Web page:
Report Indicates State Officials Feel Channelization May Not Be Best Way To Clean Up Harbor
State regulatory agencies and an engineering company are giving the municipalities of Saugatuck and Douglas plenty of hints they are against channelization as way to reduce sedimentation of the Kalamazoo Harbor, a recent meeting and ensuing memo indicate.
Edgewater Resources - the engineerng firm hired by the two municipalities to address harbor cleanup issues - sent the September 25 summary report of the recent meeting at the state capitol in Lansing.
That meeting included representatives from the Michigan Department of Environmental Quality (DEQ), the Michigan Department of Natural Resources (DNR), and Edgewater.
Edgewater sent its memo to the City of Saugatuck.
A copy of the document was part of the Douglas City Council meeting on Monday, but no discussion took place apart from Douglas City Council Member Gerald Schmidt saying, “It was interesting reading.”
Channelization refers to various strategies of stream engineering in which structures (e.g. berms, banks) are used to create pathways for sediment to keep moving with the water. In the case of the Kalamazoo Harbor, that flow would take sediment out to Lake Michigan.
It is an approach that prominent area marina owner R.J. Peterson has long promoted as the best option to deal with the problem, but, as evidenced by recent developments, state agencies and the engineering firm hired by the two municipalities are more and more inclined to discard it as a viable option.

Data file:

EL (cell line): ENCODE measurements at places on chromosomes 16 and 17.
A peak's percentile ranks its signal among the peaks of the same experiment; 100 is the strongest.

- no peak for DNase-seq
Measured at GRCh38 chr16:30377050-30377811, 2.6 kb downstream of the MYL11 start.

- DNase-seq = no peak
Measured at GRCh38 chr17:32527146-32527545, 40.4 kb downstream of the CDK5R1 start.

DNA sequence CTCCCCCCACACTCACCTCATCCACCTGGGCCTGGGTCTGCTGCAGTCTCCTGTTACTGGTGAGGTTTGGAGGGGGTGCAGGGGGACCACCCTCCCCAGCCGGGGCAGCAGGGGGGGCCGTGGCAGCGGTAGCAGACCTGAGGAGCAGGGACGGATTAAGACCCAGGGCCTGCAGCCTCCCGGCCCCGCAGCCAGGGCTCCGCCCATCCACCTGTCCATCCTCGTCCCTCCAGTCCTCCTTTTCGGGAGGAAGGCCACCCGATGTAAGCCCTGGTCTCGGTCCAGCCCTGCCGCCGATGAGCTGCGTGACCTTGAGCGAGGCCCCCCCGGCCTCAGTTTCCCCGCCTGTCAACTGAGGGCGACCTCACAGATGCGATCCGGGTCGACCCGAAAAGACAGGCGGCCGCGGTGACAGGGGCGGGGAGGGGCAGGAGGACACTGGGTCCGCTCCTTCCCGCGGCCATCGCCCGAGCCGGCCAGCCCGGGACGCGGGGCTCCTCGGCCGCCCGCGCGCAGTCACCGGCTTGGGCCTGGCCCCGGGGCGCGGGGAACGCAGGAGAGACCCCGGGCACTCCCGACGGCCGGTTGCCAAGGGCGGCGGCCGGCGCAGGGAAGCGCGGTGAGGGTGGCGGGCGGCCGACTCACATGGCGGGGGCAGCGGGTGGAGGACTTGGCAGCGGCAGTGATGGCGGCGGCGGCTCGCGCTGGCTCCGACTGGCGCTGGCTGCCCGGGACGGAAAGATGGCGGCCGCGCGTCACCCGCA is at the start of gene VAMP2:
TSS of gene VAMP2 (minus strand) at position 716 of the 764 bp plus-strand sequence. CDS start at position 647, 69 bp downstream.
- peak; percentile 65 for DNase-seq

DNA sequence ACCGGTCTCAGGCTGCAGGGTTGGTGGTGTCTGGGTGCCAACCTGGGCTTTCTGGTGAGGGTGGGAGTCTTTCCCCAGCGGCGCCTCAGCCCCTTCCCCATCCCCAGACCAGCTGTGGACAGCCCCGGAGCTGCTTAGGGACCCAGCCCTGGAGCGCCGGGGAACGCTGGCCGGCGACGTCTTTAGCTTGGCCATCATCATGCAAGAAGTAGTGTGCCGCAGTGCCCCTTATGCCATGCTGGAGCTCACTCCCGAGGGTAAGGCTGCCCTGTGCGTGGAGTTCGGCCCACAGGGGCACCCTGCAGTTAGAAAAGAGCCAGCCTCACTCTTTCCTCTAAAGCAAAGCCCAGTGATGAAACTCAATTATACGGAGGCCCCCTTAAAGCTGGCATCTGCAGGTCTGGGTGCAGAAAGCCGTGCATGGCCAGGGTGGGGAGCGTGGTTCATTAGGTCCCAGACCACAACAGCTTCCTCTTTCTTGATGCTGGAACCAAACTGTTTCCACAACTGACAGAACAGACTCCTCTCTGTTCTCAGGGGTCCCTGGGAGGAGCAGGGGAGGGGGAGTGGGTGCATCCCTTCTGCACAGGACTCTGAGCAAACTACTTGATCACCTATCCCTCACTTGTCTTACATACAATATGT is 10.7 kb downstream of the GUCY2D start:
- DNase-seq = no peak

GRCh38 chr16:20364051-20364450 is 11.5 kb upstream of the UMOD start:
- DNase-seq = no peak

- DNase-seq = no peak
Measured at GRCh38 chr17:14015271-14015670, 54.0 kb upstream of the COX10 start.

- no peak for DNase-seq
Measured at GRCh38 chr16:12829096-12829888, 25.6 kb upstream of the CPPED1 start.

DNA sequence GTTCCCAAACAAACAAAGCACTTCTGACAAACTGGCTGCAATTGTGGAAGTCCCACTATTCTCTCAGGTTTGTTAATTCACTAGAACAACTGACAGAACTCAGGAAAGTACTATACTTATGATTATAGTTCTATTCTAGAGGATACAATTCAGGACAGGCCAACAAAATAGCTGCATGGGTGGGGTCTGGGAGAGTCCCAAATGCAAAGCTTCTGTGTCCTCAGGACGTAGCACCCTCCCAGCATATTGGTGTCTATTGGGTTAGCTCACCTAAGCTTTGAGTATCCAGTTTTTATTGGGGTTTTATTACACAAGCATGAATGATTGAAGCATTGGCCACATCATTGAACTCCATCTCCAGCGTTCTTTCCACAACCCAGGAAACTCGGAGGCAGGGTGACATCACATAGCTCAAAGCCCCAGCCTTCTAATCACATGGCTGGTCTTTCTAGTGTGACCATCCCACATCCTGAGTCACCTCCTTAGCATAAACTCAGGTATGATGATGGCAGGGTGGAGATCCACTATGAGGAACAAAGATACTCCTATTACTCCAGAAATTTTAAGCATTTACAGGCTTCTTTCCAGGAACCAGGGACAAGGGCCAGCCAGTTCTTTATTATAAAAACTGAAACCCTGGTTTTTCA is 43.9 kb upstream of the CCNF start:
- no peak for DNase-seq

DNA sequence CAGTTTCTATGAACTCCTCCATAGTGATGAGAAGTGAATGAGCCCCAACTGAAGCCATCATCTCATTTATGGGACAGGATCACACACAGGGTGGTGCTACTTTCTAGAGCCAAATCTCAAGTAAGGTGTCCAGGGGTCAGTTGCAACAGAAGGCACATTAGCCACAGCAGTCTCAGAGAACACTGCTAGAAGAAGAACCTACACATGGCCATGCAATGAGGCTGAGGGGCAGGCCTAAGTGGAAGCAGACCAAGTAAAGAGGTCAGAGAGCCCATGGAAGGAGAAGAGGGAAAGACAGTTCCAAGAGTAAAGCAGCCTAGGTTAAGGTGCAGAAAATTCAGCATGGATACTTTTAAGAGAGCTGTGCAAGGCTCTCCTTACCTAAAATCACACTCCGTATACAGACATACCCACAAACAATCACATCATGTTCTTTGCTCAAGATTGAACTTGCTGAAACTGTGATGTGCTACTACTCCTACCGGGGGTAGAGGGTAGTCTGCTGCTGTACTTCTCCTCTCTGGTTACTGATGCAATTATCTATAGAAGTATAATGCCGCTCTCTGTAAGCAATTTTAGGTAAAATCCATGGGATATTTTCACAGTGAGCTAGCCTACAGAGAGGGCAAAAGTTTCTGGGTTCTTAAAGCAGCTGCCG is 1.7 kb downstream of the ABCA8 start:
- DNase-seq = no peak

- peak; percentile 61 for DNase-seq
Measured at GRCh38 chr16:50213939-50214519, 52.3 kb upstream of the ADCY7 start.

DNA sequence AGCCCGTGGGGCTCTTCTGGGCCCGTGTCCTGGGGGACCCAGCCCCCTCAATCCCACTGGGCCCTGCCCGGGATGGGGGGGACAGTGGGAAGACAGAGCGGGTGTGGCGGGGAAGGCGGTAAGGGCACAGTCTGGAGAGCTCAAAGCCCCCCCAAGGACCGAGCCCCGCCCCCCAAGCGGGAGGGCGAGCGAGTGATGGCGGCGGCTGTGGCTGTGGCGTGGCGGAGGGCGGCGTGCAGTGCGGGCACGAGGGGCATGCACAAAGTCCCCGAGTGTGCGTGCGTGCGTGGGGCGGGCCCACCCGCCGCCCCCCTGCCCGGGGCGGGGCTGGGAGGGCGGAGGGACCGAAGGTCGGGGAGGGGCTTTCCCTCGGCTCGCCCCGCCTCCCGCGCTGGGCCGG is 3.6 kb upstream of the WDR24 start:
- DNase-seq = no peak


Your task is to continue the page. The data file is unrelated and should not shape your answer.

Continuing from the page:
“They kind of gave you the idea, you got this many hurdles, it’s impossible,” Saugatuck City Manager Kirk Harrier, said last week, echoing comments from council members about what they have learned.
“The state (of Michigan regulatory agencies) indicated that a highly engineered system to move sediment downstream will be challenging to obtain support/approval from the U.S. Army Corps of Engineers (USACE) and the Environmental Protection Agency (EPA.
“DEQ, USACE and EPA would not be likely to support a plan that shifts dredging and clean-up responsibilities and moves contamination into Lake Michigan,” indicates the Edgewater summary.
Instead, state regulatory agencies want a more “holistic” approach: a short-term plan for sediment removal paired with regional sediment reduction, which involves reduction of sediment upstream by preserving topsoil and reducing non-point source contamination, such as run-off from farm lands that has long been cited as a major problem.
“State and federal programs exist that may be able to assist in remediation of the contaminated soil upstream or within the KLHA (Kalamazoo Lake Harbor Authority) area,” says the summary.